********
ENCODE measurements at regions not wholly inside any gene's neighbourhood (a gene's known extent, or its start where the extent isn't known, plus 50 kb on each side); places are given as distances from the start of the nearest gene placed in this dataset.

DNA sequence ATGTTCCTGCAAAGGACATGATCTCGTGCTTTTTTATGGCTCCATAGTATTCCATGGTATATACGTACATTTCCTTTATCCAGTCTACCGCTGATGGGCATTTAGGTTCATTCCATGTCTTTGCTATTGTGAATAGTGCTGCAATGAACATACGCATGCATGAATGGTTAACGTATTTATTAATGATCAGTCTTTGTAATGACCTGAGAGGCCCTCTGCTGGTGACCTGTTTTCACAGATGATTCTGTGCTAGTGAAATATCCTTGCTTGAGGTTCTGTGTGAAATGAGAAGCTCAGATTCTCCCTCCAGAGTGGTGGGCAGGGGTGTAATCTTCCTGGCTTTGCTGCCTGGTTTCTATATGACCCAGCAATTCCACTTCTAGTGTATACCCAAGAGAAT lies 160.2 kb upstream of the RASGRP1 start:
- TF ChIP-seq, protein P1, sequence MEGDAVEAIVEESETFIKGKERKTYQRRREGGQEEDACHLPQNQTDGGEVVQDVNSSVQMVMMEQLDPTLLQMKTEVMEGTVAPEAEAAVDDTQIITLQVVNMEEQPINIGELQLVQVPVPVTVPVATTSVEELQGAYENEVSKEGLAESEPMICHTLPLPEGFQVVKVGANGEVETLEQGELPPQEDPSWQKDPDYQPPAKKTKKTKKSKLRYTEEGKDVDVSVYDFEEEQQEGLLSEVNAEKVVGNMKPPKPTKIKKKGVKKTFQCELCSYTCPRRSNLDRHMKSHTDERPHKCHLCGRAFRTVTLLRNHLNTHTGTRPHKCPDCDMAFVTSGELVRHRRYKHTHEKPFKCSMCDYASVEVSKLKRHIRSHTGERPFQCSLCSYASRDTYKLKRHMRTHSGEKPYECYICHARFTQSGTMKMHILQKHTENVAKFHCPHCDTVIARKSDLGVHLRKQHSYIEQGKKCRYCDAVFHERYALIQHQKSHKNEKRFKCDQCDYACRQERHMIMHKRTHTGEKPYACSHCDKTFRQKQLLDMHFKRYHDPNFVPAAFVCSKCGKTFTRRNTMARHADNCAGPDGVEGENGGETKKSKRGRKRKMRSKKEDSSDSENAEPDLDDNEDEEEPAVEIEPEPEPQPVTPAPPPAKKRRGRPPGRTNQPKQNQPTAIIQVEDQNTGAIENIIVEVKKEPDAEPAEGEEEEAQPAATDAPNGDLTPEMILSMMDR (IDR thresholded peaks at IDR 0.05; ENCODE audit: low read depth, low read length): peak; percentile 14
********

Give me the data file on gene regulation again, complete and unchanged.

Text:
ENCODE measurements at regions not wholly inside any gene's neighbourhood (a gene's known extent, or its start where the extent isn't known, plus 50 kb on each side); places are given as distances from the start of the nearest gene placed in this dataset.

DNA sequence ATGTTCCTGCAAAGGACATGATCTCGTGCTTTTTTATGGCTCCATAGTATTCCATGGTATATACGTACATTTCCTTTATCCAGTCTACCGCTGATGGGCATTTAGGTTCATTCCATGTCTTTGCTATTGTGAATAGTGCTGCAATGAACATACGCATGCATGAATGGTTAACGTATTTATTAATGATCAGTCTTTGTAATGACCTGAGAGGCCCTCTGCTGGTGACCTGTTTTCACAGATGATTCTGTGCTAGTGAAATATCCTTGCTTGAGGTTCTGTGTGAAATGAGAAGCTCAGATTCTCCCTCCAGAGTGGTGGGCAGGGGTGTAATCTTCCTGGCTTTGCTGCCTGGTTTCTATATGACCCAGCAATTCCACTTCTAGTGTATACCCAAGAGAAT lies 160.2 kb upstream of the RASGRP1 start:
- TF ChIP-seq, protein P1, sequence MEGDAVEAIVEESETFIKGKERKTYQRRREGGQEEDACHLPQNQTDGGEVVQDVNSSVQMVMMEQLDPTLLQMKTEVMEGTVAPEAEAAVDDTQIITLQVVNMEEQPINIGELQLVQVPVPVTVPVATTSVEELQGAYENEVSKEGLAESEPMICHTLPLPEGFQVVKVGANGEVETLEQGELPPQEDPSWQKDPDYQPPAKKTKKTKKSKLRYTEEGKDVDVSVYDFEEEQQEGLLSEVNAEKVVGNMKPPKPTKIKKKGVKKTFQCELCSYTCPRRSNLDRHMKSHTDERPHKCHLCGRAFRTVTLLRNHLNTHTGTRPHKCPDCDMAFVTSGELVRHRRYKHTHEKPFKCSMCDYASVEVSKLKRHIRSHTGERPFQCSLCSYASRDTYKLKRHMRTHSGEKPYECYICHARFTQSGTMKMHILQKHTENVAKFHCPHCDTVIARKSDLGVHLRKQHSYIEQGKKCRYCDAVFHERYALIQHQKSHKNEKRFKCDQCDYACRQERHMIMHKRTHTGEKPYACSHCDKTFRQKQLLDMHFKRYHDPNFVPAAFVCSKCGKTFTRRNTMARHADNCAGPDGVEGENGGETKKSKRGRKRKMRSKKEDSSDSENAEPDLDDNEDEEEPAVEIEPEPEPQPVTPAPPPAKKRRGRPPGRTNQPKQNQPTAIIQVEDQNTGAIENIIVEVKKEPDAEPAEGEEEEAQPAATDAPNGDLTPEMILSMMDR (IDR thresholded peaks at IDR 0.05; ENCODE audit: low read depth, low read length): peak; percentile 14